Theodor Morten (T.M.)
„ A german mind“
The wind blows outside the window. You might think it is a storm as loud as this hissing sounds sometimes. It is the year of 2014, it’s december and tomorrow it’s Christmas Eve. Inside of me? There is very much, almost too much I would say. Thoughts and memories and a virgin hope, so fragile that I can hardly find a way to protect it. I can’t deny a dulled basic mood. This bold Christmas atmosphere in the shopping malls is the bare contrast to the actual mood here in Dresden. The ambiance I feel. I want to make a journey with you. Back to the time of my childhood to the years of 1979 /1980 when I was five years old.
Ice flowers decorate the old wooden windows at my grandfathers parlor. I love to blow my warm breath to it. This dalliance fascinates and distracts me. It is bitterly cold outside. The little furnace works ceaselessly. Again and again coals and wood pieces are are placed inside and it is forbidden to open the door unless there is a very good reason. We are all sitting together. I has been two days since electricity was cut off. The water for cooking is filled in old enamel buckets. It is the snow father brings in countless times. The well is frozen and of no more use. The wind sings its song to us. The cold makes sound louder than normal. A threatening atmosphere, no word of anticipation, we sit there silently. Deep snow covers the fields and meadows surrounding the remote house. The rave sit still on the leafless fruit trees. The snow is falling intensely and the size of the snow flakes changes every hour. The distanced houses are under the dense smoke of their chimneys. The winter of the century is our guest and everything is dominated by him. The small road that leads from Liegau-Augustusbad to Ullersdorf and on to Radeberg cannot be seen any longer. High snowdrifts stand there menacing in this white ocean as frozen waves.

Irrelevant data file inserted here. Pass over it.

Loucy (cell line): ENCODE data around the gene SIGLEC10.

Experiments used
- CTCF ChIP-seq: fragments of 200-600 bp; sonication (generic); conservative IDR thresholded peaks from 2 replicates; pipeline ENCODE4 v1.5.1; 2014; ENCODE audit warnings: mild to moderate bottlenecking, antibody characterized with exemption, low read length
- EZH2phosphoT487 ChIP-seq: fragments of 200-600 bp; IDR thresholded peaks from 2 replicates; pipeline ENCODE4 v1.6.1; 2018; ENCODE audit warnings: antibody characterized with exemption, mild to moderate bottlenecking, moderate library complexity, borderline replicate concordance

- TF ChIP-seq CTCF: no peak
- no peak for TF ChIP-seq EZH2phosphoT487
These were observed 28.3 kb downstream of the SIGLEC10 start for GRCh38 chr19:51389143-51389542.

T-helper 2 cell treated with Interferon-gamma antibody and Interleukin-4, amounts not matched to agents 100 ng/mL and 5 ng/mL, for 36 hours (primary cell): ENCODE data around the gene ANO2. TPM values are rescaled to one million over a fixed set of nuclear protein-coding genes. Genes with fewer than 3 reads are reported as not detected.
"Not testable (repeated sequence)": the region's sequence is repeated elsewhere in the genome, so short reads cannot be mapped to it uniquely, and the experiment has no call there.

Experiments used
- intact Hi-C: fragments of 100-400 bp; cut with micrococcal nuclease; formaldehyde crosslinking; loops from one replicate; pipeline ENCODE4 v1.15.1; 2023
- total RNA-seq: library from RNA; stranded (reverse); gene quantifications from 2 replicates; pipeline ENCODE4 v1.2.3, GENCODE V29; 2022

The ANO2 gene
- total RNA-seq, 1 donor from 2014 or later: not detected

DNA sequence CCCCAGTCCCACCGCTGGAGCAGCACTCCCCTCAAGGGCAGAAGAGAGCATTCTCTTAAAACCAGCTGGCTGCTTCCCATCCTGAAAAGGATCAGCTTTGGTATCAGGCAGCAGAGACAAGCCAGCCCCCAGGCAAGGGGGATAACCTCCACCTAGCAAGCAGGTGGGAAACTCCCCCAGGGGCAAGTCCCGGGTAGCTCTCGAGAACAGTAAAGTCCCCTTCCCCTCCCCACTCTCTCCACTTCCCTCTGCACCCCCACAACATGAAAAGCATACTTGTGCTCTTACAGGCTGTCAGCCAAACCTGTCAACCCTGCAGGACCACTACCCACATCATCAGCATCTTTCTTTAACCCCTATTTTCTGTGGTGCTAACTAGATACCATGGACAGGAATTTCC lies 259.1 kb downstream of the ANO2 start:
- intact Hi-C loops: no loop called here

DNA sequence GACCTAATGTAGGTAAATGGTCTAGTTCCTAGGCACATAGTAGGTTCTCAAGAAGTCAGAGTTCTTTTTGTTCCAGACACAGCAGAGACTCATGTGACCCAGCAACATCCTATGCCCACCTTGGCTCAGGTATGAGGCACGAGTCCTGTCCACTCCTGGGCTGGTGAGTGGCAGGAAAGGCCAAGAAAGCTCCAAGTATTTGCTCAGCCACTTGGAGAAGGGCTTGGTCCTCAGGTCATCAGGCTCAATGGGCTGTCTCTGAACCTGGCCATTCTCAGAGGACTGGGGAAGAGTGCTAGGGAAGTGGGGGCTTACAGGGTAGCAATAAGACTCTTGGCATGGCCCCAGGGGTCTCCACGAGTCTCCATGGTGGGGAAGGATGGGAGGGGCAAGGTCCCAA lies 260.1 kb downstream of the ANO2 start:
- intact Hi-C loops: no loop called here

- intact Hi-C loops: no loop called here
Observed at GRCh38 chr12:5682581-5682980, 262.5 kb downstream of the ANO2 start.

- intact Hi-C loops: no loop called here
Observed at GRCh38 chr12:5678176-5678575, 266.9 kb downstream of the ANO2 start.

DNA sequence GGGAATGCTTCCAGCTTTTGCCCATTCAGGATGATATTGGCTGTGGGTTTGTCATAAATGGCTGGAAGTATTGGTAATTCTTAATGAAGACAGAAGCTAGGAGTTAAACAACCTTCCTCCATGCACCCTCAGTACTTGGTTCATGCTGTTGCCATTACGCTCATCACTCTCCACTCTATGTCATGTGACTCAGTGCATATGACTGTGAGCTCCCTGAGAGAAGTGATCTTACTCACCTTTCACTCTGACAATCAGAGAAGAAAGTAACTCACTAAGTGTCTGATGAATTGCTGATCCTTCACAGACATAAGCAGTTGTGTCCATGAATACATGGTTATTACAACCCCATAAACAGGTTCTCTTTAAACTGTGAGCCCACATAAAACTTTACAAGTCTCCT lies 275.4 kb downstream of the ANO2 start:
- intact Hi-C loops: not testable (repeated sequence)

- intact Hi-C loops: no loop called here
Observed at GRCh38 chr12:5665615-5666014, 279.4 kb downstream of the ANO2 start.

As dusk is falling grandfather lights a new cigarre,